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Patient transport helps build bridge back to work

Patient transport helps build bridge back to work

Providing injured workers with nonemergency transportation services can improve outcomes and return-to-work times.

Genex Services L.L.C. is rolling out a research-based guide, which it said its case managers and clients requested, about when, where and how to transport injured workers, the Wayne, Pennsylvania-based provider of workers comp clinical services said Tuesday.

The guide includes information about which mode of transportation and which provider might be best for injured workers in emergency and nonemergency situations, Genex said in a statement.

In nonemergency situations, “a wide range of factors” determines whether workers comp payers reimburse injured workers for transportation to and from medical appointments and therapies, a Genex spokeswoman said.

For example, payers should consider whether an injured worker's condition requires medical attention during transport, or whether nonemergency transport via ambulance could avoid exacerbating an injury, according to the statement.

While Genex does not provide transportation services, companies that do say some workers comp payers already have their own guidelines.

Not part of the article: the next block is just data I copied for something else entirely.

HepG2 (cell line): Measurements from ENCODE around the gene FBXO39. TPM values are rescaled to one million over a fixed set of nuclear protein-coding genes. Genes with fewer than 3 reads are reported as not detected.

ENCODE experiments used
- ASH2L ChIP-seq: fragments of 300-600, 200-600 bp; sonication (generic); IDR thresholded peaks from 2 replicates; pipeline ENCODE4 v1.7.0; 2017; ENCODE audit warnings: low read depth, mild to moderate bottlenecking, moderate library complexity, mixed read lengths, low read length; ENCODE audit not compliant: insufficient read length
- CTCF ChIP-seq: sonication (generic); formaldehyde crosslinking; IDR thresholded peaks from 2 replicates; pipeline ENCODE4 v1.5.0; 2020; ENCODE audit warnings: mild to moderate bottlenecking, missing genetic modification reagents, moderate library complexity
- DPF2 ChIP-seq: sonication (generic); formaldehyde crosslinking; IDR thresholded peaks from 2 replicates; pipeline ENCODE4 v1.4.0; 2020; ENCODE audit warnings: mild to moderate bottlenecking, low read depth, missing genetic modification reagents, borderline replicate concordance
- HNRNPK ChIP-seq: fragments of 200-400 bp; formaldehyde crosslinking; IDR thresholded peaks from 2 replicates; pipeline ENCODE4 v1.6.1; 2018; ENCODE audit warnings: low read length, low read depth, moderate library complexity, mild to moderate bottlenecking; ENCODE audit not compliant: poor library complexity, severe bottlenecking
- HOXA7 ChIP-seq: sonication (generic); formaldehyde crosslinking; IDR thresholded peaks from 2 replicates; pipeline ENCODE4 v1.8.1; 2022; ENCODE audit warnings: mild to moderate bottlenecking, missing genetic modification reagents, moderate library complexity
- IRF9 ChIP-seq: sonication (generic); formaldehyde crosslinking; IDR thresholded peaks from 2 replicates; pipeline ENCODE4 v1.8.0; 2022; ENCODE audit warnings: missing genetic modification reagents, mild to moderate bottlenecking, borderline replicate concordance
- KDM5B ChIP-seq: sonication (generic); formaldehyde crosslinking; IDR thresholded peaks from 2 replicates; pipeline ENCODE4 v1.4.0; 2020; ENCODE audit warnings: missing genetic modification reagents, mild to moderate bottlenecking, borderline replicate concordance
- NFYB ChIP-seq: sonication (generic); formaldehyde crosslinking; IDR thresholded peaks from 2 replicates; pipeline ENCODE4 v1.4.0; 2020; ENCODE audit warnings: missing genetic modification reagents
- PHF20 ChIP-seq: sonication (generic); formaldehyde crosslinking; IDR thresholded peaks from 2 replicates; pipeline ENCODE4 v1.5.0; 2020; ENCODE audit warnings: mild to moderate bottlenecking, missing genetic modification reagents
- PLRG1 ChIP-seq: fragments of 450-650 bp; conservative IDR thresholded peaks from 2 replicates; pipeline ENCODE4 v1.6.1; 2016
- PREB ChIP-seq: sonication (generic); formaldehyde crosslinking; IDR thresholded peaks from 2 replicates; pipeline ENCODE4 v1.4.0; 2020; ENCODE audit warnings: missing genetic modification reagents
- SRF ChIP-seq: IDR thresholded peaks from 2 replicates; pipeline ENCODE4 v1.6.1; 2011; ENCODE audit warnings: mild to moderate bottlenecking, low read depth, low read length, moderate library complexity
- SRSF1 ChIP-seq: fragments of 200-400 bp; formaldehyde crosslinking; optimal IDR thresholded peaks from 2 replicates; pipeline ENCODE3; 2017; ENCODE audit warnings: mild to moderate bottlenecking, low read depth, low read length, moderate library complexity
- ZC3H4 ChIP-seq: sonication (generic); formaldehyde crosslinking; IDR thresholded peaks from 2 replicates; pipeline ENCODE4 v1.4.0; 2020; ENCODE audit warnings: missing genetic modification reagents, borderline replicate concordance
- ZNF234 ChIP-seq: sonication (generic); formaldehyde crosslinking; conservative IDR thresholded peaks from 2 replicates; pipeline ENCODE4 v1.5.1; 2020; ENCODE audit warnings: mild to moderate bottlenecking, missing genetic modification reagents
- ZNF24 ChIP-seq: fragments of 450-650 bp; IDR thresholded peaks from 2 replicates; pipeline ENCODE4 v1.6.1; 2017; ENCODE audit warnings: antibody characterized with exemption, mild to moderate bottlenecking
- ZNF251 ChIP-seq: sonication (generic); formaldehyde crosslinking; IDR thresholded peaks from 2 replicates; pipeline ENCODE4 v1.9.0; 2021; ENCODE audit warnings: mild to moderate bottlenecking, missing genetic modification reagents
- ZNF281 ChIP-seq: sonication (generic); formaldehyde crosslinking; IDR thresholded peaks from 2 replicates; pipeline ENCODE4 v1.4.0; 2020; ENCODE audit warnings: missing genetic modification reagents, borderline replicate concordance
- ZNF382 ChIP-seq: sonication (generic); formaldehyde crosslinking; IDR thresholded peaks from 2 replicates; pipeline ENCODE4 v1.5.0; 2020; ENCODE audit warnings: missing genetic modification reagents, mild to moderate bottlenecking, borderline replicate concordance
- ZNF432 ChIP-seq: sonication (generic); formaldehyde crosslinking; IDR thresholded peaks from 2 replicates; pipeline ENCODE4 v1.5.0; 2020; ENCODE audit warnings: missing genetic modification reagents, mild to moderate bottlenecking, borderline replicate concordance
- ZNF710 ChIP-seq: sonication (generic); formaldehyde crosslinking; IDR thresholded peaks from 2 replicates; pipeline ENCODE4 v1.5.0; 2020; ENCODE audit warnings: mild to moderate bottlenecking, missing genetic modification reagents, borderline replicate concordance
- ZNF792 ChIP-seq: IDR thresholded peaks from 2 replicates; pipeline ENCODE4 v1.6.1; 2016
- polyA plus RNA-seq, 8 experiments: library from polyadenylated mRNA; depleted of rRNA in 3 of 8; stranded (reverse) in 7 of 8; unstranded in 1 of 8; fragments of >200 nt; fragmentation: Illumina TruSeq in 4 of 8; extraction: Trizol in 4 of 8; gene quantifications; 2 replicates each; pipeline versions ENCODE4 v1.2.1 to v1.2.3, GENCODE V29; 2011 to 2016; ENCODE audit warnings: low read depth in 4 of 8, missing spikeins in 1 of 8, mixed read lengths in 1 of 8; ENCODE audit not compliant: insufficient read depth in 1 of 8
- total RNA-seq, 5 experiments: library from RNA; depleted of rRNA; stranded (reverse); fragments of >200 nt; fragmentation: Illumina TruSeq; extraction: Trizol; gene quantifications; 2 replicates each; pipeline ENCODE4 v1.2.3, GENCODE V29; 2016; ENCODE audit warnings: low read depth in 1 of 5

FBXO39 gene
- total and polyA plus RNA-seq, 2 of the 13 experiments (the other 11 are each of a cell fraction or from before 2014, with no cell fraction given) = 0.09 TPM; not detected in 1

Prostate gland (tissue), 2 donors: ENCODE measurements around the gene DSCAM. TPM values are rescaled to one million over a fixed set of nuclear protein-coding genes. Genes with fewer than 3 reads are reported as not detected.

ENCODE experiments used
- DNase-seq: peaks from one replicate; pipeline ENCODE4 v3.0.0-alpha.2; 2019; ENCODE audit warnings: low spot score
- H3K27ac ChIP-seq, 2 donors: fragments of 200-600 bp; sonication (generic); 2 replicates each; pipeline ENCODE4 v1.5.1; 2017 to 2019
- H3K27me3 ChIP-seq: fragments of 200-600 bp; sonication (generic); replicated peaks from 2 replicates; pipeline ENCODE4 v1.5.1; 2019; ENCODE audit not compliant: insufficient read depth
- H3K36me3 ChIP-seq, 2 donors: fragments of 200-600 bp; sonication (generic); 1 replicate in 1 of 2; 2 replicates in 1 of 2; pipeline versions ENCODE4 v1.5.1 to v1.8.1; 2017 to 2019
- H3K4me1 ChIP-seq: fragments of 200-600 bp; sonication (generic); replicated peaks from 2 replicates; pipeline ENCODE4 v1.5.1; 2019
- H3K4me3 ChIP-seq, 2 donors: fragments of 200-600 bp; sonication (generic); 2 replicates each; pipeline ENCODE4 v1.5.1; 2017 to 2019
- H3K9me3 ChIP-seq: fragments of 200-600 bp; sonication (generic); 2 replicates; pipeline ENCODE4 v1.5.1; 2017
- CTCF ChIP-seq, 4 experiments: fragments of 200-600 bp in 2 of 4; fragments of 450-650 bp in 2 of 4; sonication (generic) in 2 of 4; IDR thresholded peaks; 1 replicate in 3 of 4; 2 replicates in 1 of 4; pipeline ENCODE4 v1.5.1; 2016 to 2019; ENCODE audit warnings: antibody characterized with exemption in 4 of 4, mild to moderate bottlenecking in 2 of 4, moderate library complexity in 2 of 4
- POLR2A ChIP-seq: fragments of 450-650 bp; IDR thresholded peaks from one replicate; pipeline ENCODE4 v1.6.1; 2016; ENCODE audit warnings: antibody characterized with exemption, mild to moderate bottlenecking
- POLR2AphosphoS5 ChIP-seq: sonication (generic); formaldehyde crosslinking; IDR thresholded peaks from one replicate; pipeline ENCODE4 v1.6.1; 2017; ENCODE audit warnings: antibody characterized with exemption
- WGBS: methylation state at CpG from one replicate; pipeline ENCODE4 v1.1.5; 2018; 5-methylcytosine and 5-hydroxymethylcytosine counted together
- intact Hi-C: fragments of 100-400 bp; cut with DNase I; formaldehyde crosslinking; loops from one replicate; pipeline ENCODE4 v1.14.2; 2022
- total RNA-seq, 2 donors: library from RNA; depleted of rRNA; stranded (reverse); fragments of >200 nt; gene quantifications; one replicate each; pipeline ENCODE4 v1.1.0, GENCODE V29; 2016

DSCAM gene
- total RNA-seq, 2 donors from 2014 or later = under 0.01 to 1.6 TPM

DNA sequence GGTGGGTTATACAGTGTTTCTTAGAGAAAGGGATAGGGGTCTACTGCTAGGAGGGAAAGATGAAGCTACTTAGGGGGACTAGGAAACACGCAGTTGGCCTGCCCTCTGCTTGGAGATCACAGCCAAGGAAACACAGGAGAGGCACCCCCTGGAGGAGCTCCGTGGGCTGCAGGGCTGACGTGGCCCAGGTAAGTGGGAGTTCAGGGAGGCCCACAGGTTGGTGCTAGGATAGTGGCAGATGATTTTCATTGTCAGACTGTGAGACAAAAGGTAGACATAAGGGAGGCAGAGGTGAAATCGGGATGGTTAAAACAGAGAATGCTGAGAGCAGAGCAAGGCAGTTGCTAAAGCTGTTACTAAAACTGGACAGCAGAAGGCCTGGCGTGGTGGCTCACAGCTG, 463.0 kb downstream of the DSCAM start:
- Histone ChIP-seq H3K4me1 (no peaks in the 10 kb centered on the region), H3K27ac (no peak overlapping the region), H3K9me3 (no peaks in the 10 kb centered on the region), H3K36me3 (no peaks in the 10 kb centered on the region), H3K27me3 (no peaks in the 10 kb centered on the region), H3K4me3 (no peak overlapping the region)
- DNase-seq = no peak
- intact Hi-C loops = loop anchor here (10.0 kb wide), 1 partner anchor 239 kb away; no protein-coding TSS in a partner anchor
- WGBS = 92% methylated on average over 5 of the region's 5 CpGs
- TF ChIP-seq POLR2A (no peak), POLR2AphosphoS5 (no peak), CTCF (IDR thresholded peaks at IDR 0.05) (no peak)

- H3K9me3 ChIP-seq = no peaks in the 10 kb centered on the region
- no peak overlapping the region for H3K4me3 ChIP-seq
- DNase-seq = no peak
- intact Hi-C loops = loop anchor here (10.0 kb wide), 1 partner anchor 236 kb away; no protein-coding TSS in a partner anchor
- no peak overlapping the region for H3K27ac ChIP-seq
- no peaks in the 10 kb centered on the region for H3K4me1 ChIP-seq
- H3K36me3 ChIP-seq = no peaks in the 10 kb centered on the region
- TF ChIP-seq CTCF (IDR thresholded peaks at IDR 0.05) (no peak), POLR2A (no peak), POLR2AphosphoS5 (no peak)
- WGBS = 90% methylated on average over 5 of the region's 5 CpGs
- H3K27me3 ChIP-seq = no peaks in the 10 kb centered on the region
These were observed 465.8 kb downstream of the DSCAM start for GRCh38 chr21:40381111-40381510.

Typically, payers reimburse workers for nonemergency transportation services because “they would rather have injured workers get to their appointments, and make sure they keep progressing from an overall care standpoint and a return-to-work standpoint,” said David Huth, Memphis, Tennessee-based vice president of product development at pharmacy benefit manager Helios.

Payers use the PBM's nonemergency transportation services when workers are restricted from driving due to injury or medications, among other reasons, Mr. Huth said.

Nonemergency transportation costs exceed $700 per mile in some metropolitan areas, according to Genex's review of 2014 data. However, sources agree that the cost is worth it for payers in certain situations.

“From a client perspective, if the alternative is for the injured worker to try and schedule a cab or get (to appointments) on their own, they'd rather have us coordinating it to make sure the appropriate level of care is provided,” Mr. Huth said. “We're managing the reminders, making sure they're attending (appointments) and compliant.”

Claimants need to get to doctor appointments, physical therapy or light-duty work, said Aaron Crowell, St. Louis-based vice president of claim services at MTM Inc., a medical transportation management company. Transportation becomes a return-to-work “barrier if (a worker is) counting on a family member or some other mode, like a volunteer service, that for some reason becomes unavailable.”

For traumatic injuries, such as a severe burn or the loss of a limb, payers should call 911 rather than a transportation service, sources said.

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